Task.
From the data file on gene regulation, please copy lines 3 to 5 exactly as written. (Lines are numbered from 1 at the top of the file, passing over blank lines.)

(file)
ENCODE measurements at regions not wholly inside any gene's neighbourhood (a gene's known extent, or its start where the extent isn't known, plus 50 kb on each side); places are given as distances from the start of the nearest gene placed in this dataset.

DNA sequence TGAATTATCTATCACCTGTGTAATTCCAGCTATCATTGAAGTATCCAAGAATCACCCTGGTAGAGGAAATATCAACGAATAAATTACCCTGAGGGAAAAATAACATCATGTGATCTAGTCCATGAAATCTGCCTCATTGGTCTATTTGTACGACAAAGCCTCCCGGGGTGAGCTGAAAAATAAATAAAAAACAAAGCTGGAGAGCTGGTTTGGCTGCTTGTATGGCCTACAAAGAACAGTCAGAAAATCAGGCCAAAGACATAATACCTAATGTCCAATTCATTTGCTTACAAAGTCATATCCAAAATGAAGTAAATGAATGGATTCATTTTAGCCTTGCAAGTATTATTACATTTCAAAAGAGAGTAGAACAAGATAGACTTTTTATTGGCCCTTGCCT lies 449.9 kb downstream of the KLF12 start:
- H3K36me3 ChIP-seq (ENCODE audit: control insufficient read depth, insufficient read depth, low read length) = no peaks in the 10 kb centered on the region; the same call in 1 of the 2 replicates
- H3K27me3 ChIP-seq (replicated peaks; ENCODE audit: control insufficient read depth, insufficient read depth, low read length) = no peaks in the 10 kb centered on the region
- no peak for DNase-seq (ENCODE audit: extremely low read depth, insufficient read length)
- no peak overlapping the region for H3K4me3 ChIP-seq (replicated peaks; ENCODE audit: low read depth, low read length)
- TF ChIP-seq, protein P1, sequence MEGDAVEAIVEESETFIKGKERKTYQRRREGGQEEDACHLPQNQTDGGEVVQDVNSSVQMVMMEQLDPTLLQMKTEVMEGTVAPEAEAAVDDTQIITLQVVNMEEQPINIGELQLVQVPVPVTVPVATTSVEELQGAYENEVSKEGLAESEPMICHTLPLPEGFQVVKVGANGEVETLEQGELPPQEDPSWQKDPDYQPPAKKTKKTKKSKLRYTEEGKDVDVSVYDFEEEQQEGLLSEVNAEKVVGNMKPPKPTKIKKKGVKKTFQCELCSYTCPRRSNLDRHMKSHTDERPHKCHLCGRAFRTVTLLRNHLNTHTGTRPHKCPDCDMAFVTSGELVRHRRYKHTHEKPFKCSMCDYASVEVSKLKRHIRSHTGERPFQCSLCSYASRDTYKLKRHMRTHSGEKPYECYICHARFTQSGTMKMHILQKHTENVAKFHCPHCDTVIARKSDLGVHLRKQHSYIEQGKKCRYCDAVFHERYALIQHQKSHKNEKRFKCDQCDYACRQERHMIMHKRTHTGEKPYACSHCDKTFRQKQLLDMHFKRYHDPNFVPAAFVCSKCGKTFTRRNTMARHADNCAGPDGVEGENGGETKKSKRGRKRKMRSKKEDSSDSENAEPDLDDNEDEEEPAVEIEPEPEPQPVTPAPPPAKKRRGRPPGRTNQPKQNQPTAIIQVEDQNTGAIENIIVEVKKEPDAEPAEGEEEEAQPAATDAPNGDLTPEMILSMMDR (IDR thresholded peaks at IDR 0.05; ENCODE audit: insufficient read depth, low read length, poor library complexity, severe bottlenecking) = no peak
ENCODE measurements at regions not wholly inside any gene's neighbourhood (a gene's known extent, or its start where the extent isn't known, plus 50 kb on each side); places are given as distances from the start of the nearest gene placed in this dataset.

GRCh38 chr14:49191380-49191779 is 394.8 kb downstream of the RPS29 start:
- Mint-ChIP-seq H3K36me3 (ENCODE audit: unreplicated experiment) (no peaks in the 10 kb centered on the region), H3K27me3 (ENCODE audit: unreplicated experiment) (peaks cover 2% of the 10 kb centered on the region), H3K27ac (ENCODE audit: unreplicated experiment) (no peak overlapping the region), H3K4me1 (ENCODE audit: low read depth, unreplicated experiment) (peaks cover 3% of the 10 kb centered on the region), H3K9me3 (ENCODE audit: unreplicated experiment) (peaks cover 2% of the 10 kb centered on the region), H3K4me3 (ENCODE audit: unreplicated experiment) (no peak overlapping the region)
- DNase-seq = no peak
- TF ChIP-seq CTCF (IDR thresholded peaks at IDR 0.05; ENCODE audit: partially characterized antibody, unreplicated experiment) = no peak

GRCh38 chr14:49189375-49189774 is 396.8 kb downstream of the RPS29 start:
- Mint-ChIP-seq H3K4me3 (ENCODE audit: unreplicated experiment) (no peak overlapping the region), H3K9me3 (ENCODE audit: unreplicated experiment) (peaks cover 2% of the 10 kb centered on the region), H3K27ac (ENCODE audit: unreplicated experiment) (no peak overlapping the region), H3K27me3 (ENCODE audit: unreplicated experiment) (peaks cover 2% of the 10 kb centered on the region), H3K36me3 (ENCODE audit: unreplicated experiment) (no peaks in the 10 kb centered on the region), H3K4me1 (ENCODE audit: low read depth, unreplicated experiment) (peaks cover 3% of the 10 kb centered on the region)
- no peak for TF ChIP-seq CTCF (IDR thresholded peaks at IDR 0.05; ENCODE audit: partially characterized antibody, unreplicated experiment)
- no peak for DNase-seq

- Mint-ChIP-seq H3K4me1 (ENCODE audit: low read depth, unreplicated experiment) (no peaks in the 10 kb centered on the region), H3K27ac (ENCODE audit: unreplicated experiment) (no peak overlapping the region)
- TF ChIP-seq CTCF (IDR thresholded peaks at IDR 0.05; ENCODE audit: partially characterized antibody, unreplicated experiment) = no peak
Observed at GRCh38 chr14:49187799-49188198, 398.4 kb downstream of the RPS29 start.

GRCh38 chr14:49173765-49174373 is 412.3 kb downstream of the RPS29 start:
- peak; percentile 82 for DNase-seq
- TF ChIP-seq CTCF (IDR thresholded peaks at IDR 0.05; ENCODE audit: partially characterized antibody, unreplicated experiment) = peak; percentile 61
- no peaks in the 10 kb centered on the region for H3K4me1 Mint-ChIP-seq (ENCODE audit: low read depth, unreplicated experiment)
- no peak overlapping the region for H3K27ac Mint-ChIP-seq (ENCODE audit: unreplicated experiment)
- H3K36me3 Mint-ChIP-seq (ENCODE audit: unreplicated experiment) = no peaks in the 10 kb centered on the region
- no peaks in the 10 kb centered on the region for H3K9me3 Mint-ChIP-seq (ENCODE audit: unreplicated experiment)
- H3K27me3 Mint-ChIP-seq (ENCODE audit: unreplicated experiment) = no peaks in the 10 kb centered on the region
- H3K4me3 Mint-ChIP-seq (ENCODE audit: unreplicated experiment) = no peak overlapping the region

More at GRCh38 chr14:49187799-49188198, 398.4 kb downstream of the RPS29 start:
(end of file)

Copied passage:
- H3K36me3 ChIP-seq (ENCODE audit: control insufficient read depth, insufficient read depth, low read length) = no peaks in the 10 kb centered on the region; the same call in 1 of the 2 replicates
- H3K27me3 ChIP-seq (replicated peaks; ENCODE audit: control insufficient read depth, insufficient read depth, low read length) = no peaks in the 10 kb centered on the region
- no peak for DNase-seq (ENCODE audit: extremely low read depth, insufficient read length)